In a much younger version of himself, Ashley Edward Miller used to set up the camera in front of his television as a way capturing the magic of the original "Star Trek" series that he could play back whenever he wanted.

Watching the voyages of Kirk, Spock and McCoy on the USS Enterprise inspired Miller to do many things. But never did he expect he would actually put words into the mouth of Leonard Nimoy, a legend in his own right. Miller however got to do that not just once, but twice on the Fox series "Fringe." That included the most recently aired episode "Grey Matters," which aired Dec. 10 penned by himself and regular writing partner Zack Stentz.

"It was certainly exciting, and it has been exciting that we've been able to have him" on the show," Miller told Alpha Waves Radio in a show that premieres online Thursday. "We've actually written three [episodes] now, and had two air. Of the two that have aired, Leonard was in both of those episodes, and that is tremendously exciting for a geek to write for Leonard."



City Limits: Spock Speaks

Thank you, Jackie, for contributing this interview.




Premiere: Nimoy's New Enterprise

Forever Young: Once More Without Feeling


Leonard Nimoy spotted in France while filming an episode of In Search Of.




Science In Science Fiction (1998)

An NPR interview with Leonard Nimoy by phone on the subject:

Many of our recent scientific advances were first predicted by science fiction: cloning, genetic engineering, even a computer that can beat you at chess. Does science fiction help us prepare for the future or fill us with fear? And are real scientists influenced by science fiction? This hour, we'll talk about the relationship between science and science fiction with special guest Leonard Nimoy.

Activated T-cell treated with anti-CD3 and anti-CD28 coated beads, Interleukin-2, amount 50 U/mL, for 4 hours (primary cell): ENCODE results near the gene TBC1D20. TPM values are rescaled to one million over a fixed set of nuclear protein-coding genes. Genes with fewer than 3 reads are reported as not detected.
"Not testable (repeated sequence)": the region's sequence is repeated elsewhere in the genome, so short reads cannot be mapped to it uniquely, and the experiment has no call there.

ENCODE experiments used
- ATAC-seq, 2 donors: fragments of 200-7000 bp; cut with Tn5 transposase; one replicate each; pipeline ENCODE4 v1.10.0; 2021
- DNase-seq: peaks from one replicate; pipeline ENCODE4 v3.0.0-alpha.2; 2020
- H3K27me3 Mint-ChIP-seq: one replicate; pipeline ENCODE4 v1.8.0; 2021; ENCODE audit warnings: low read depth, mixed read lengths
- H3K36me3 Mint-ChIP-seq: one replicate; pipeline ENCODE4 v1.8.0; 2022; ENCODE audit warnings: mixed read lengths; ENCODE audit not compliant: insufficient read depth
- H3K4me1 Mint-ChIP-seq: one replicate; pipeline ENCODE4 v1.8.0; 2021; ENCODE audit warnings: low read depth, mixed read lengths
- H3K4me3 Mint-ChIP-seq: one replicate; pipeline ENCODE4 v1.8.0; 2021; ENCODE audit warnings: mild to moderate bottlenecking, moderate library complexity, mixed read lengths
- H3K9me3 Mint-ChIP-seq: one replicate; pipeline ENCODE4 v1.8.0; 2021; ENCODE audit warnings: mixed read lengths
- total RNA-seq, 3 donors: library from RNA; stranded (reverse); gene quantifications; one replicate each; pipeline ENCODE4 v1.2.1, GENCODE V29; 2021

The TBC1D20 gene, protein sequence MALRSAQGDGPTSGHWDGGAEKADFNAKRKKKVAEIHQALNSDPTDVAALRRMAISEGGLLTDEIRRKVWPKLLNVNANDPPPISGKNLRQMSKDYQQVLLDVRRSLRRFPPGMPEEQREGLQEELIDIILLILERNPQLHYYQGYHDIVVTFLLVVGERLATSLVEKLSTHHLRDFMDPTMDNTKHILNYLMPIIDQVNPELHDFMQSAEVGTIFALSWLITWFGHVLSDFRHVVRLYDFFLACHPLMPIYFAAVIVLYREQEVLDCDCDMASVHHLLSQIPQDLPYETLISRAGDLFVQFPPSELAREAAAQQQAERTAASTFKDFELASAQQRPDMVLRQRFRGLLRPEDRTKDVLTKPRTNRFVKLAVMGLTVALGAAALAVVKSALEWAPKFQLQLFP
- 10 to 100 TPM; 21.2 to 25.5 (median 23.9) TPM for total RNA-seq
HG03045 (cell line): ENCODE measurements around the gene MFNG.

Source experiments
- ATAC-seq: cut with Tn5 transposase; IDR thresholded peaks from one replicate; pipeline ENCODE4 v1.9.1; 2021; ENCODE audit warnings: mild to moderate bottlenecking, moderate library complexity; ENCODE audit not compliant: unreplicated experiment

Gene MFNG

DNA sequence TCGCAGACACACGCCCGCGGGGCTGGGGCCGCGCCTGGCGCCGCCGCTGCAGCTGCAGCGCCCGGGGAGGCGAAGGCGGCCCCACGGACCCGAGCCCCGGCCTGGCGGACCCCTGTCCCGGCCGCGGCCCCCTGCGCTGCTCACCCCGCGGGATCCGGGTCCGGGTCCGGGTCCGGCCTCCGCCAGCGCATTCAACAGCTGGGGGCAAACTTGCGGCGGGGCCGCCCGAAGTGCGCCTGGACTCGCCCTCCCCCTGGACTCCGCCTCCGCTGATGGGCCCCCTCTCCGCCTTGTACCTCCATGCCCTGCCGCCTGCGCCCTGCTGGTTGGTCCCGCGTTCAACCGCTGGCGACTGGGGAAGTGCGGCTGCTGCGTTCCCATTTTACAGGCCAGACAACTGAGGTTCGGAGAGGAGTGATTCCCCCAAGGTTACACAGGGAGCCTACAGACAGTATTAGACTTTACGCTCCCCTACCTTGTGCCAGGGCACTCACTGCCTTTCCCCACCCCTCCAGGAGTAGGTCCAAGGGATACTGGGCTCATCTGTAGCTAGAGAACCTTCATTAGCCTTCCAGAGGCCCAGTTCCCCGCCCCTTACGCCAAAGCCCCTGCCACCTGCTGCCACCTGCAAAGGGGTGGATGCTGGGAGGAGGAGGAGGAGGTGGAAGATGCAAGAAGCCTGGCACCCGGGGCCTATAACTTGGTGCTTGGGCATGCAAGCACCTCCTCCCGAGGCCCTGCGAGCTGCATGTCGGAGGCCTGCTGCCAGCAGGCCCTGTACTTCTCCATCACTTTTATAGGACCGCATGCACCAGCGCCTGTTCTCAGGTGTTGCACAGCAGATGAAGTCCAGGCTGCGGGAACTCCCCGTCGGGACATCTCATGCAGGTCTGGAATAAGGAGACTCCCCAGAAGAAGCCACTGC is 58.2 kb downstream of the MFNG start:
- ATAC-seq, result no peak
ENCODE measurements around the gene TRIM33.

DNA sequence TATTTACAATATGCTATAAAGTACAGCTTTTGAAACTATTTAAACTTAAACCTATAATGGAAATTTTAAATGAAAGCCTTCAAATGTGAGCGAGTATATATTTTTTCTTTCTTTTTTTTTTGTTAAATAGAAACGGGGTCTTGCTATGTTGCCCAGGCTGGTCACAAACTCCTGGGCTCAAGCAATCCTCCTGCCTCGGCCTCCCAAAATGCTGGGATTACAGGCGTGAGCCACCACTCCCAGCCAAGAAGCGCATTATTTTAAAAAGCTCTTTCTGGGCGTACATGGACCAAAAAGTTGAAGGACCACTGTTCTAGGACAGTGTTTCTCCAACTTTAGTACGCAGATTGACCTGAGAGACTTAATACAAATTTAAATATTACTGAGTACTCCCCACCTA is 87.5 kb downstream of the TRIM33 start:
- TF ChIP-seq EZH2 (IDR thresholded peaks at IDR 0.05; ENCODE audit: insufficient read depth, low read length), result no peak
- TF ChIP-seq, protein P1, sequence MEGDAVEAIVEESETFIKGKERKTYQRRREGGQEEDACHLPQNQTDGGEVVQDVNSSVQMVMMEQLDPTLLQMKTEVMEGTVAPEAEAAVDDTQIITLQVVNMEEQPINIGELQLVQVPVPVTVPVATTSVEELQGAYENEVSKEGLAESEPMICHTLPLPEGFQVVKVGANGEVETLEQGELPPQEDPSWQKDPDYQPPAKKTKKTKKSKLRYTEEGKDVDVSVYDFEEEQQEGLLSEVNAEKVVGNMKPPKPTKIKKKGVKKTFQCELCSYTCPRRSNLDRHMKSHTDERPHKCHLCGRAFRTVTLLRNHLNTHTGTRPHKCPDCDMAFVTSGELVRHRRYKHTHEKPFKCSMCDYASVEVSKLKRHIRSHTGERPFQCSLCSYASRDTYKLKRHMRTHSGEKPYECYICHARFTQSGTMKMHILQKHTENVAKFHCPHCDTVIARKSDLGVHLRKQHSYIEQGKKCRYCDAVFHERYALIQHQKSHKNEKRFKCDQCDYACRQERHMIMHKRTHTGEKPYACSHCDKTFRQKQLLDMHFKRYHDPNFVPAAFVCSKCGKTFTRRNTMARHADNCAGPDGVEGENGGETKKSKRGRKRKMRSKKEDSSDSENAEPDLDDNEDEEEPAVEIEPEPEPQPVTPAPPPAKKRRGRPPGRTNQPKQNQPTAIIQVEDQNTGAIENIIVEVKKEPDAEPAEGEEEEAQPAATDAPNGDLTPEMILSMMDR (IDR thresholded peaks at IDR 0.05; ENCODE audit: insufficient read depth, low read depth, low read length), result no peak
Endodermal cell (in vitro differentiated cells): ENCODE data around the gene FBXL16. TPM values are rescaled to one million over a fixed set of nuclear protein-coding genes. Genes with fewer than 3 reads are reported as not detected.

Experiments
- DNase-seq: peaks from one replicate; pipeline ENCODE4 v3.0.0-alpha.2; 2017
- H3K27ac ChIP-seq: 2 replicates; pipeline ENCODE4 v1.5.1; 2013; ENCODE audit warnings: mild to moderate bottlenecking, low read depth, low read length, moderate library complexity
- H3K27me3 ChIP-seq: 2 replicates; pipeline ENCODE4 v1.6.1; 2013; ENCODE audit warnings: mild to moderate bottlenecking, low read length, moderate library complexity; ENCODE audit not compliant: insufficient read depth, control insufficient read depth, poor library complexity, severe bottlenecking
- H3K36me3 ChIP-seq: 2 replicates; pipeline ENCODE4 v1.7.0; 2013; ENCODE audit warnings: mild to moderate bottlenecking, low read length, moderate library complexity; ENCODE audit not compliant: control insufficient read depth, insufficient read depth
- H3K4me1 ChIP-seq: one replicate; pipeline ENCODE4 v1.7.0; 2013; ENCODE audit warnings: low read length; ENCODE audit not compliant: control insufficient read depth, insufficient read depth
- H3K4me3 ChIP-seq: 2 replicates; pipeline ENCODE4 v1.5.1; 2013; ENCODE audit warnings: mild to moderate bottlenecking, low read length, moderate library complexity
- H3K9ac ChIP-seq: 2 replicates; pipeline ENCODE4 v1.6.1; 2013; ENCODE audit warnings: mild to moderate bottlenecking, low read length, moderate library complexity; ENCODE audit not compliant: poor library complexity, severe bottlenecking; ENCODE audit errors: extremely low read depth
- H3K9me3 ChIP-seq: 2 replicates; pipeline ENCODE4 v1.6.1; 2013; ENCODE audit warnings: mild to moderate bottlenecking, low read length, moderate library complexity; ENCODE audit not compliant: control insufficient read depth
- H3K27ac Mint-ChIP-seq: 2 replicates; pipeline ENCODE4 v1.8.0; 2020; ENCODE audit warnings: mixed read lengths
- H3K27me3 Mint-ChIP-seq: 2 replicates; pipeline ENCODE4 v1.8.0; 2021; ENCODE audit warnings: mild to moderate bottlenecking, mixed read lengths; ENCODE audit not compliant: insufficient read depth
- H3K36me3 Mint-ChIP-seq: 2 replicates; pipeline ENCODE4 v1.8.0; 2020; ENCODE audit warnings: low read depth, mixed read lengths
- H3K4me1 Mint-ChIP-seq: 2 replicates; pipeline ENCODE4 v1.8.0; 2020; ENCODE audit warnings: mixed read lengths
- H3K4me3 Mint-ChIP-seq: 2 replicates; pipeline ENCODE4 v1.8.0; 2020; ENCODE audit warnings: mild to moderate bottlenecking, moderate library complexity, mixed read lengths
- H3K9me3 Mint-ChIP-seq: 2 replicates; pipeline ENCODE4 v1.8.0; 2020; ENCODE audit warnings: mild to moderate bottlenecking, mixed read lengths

Guests: Leonard Nimoy Actor, Director, Author Beverly Hills, California John Cramer Professor, Physics University of Washington Seattle, Washington Robert Sawyer Science Fiction Writer President Science Fiction and Fantasy Writers of America Toronto, Canada


NPR also did an interview with George Takei. The subject was gay rights and in the 2006 interview it was mentioned that Leonard Nimoy came to see Takei in Equus:

Mr. TAKEI: I did a run in Equus here in Los Angeles. And Leonard came to see me. Leonard Nimoy.

SIMON: Yeah.

Mr. TAKEI: ...who had done the play in New York. And he came back stage, and grinned his wry and very diplomatic grin at me, and said, You were better.

SIMON: Aw. Yeah.

Mr. TAKEI: I mean, what else could he have said?

SIMON: Well, what a compliment.

Mr. TAKEI: He is such a great diplomat.

Music Video

Unfortunately, YouTube muted the sound. Click here to play it with sound. If you like the video, you can download it here (ca. 75 MB).



Jewish Short Stories from Eastern Europe and Beyond (1995)

Leonard Nimoy does the introduction and reads In The Mail Coach by I.L. Peretz: "A traveler meets two men who tell similar stories about unhappy Jewish wives. Is it the same woman they are speaking about, or could there be many Jewish women who long for a different life?" You can listen to the introduction to the series and the story read by him or download it here. (The buttons aren't displayed properly because of broken links to the respective graphics, I think, but they still work, as I was able to download the Real Media files for both just fine.)

February 2010